John Bryant
Arizona Computer Consultant
(602) 861-1738

Identity Theft Protection
Stay Safe from Phish Tales and Dumpster Dives

(May, 2005)


Q: "I'm hearing more and more about identity theft, and I'm starting to get nervous.
How big of a risk is identity theft and how can I protect myself?

Clearly, identity theft has become a growing issue of concern. As technology evolves, criminals are creating more and more sophisticated methods of stealing your inner-most secrets … and your good credit. However, not all identity theft is high-tech. In fact, many of the most devastatingly effective ID theft tactics don’t require software, programming skills or even a computer. Here are two very common sources of identity theft, and advice on preventing them from happening.

Dumpster Diving: Dumpster divers use a strategy that is about as low-tech as you can get. They simply pick through your garbage in search of addresses, paperwork, receipts, bank and credit card statements, etc. It’s amazing how much personal information gets thrown into the trash.

Defense: Invest $10.00 - 20.00 into a personal shredder. Shred anything that has your name or address on it before throwing it out. Shred any personal information that is included on solicitation mail or promotion before tossing it into the trash.

Phishing: Online criminals are creating emails that look like an official email from your financial institution. These emails ask you to click on a link and enter your login, password, account information, etc. While they seem very realistic and convincing (often looking exactly like the online website of the real company), these are actually “spoof” emails that are sent out en-mass in order to lure unsuspecting victims. This is called “phishing” because these criminals are casting out “bait” to millions, knowing that a percentage will bite.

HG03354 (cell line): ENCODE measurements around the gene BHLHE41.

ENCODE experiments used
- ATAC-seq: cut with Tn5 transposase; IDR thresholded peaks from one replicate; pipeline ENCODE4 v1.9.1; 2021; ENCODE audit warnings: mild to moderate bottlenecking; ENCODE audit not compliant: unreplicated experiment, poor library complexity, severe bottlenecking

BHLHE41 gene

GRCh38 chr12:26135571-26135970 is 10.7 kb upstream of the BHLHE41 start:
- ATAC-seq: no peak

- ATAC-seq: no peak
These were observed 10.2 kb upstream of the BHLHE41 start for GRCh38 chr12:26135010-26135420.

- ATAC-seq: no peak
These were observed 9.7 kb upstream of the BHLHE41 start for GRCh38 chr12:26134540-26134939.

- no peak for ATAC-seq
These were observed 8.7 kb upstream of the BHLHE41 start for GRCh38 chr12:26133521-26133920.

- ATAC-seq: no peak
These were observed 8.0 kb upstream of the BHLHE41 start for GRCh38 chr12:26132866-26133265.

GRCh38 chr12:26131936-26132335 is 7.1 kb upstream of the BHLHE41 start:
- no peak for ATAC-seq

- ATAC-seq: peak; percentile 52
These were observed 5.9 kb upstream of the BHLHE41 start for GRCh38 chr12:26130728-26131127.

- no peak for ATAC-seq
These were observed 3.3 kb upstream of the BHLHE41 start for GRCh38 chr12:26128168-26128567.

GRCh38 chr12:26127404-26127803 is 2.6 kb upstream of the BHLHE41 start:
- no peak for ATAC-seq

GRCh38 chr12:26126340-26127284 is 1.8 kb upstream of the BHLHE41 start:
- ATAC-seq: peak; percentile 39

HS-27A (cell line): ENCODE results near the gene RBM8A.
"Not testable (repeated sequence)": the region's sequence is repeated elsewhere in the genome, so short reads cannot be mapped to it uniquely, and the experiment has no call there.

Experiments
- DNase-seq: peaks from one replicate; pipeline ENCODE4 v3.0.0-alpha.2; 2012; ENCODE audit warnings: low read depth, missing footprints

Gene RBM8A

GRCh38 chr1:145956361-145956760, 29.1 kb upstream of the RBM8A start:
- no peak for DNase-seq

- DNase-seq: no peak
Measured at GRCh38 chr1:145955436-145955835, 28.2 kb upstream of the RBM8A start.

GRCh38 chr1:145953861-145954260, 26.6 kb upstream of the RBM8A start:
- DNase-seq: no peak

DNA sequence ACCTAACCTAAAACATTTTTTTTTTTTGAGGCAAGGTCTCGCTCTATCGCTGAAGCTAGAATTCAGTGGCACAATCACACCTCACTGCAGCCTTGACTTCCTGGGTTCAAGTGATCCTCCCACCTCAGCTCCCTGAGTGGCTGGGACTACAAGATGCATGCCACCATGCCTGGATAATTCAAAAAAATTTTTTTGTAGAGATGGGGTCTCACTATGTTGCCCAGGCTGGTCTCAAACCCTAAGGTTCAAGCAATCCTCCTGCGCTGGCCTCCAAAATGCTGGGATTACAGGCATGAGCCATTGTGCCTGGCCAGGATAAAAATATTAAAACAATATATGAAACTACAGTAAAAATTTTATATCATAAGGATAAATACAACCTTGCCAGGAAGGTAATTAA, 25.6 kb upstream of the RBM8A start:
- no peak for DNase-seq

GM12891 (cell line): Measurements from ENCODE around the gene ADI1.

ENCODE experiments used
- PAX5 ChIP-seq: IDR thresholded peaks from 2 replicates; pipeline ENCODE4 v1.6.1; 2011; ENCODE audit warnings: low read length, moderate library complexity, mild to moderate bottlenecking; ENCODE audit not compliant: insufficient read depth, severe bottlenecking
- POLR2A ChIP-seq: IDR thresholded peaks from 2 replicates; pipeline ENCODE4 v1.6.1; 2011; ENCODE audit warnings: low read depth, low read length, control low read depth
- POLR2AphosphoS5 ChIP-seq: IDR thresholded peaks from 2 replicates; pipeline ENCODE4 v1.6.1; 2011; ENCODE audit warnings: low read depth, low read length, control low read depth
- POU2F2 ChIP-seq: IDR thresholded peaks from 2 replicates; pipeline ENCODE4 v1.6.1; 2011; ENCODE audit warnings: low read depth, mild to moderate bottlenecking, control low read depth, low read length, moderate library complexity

Defense: Unexpected emails from your financial institutions are most likely fake. If there is a problem with your account, simply log in to the legitimate website through your browser. Better yet, just pick up your last statement and call the customer service line. Don’t pass personal information about your account through email and don’t click on links within suspicious emails. Legitimate financial institutions will never ask for account information by email.

A regular review of your credit report is an excellent way to protect yourself from an unexpected assault on your good credit standing. If you discover a problem with your reports, further damage can be halted by placing a fraud alert through any of the 3 major credit bureaus. Additionally, if you see any unauthorized activity in your financial statements, report it immediately. Fast reporting is a vital step to preventing any long-term damage from identity theft.

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